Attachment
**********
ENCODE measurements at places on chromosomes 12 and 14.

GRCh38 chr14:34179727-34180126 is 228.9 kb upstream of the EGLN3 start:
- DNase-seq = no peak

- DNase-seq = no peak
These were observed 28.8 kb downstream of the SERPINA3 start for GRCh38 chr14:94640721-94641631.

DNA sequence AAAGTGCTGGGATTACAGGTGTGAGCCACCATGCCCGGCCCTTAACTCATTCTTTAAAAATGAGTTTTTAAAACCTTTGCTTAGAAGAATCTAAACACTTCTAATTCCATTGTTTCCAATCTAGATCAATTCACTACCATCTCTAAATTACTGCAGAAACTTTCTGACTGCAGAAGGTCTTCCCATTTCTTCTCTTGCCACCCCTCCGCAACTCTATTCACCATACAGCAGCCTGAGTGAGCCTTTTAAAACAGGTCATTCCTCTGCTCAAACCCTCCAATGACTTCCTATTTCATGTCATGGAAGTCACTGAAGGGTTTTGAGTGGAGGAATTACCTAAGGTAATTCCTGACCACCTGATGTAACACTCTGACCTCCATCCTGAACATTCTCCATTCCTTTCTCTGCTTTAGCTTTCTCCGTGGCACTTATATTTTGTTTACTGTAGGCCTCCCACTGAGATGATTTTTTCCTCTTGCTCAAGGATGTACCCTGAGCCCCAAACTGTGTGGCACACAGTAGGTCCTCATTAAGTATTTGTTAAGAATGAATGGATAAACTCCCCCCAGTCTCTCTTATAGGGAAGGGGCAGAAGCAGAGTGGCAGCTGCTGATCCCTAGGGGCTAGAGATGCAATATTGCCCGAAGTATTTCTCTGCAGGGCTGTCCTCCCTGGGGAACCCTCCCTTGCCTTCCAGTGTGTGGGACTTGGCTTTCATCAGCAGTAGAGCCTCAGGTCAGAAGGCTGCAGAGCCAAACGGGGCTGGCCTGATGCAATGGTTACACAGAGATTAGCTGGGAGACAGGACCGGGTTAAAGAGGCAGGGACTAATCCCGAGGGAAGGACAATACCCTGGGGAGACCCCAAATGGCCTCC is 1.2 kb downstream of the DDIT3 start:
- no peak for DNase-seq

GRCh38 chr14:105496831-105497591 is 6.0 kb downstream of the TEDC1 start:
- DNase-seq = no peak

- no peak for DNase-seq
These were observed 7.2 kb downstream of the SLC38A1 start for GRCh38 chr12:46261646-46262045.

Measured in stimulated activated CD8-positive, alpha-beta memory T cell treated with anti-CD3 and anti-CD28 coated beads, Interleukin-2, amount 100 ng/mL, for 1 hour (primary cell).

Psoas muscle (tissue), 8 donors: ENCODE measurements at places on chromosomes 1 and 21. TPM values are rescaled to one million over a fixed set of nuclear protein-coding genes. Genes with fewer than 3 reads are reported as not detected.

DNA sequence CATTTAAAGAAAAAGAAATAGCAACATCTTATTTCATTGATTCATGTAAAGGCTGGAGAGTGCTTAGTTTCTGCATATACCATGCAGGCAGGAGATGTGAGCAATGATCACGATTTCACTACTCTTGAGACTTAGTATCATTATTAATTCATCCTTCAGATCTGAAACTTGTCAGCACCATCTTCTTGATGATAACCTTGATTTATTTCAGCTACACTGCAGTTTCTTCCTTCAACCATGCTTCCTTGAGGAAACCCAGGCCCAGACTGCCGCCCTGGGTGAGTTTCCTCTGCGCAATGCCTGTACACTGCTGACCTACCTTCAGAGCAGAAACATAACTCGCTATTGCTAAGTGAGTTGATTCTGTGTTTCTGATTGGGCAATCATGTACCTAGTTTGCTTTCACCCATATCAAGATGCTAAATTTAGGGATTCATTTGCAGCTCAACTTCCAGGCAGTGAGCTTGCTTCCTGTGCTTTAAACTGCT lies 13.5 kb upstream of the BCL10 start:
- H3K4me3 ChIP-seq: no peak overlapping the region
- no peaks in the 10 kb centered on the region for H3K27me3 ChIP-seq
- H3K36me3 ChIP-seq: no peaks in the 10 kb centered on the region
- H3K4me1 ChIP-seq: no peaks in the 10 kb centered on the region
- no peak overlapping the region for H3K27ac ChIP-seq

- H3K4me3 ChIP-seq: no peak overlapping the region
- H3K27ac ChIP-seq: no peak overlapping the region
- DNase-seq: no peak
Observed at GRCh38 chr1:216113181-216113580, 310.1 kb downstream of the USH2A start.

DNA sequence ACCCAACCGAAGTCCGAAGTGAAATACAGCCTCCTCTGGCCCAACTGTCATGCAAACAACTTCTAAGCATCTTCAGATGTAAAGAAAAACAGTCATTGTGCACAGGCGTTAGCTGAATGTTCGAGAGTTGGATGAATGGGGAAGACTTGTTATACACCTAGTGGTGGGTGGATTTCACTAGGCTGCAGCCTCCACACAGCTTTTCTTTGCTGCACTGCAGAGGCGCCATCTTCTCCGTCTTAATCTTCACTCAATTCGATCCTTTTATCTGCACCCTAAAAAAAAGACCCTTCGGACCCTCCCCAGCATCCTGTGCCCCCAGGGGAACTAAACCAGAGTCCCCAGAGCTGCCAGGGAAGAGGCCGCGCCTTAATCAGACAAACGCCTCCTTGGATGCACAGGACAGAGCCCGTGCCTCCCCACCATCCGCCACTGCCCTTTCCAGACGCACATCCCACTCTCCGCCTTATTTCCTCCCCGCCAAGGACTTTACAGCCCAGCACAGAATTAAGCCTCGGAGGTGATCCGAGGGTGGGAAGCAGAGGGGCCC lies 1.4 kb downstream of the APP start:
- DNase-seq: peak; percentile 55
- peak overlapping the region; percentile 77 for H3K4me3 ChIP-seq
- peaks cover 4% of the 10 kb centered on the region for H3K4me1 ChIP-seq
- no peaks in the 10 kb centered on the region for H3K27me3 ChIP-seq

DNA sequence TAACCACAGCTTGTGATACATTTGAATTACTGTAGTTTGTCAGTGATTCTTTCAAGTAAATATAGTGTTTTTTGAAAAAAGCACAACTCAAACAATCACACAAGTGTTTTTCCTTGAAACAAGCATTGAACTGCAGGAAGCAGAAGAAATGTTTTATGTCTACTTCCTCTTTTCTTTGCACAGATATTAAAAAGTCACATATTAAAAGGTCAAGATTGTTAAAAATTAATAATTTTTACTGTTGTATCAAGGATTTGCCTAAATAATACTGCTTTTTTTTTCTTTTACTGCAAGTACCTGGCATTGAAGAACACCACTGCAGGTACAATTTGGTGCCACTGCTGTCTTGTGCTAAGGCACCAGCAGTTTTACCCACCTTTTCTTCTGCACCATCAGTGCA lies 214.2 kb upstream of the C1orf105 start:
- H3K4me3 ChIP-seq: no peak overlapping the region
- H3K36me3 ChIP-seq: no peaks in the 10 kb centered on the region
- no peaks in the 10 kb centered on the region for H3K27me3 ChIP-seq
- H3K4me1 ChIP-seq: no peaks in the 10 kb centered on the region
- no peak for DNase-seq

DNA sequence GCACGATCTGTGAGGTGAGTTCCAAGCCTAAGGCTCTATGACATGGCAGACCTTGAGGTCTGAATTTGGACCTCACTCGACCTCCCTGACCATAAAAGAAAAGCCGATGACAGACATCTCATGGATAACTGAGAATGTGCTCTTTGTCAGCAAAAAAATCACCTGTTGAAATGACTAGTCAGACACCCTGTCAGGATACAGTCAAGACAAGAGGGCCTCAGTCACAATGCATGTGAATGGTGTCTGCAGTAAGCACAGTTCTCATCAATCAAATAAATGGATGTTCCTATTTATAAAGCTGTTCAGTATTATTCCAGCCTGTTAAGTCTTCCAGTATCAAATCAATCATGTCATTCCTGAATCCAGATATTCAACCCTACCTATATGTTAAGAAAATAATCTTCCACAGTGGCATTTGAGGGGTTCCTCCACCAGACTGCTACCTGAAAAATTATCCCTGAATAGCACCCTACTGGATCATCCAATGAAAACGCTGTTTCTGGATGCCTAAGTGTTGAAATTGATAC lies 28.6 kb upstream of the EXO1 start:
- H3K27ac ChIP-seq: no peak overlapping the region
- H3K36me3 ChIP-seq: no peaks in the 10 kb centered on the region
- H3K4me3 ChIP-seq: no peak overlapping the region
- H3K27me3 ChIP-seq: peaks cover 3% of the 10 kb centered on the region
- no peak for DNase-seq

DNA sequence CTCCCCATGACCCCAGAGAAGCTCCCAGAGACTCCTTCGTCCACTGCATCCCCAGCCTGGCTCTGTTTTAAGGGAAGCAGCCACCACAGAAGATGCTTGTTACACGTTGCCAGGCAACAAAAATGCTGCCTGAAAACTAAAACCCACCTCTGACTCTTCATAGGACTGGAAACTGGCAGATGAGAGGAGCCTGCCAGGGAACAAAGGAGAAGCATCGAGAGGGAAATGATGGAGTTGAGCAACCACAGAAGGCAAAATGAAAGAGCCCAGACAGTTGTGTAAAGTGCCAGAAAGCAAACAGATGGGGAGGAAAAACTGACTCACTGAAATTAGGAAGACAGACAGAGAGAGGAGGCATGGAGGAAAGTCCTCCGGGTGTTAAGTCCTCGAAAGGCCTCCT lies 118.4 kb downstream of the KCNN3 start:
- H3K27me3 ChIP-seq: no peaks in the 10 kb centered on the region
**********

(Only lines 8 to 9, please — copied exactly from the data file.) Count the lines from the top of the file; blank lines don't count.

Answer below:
GRCh38 chr14:105496831-105497591 is 6.0 kb downstream of the TEDC1 start:
- DNase-seq = no peak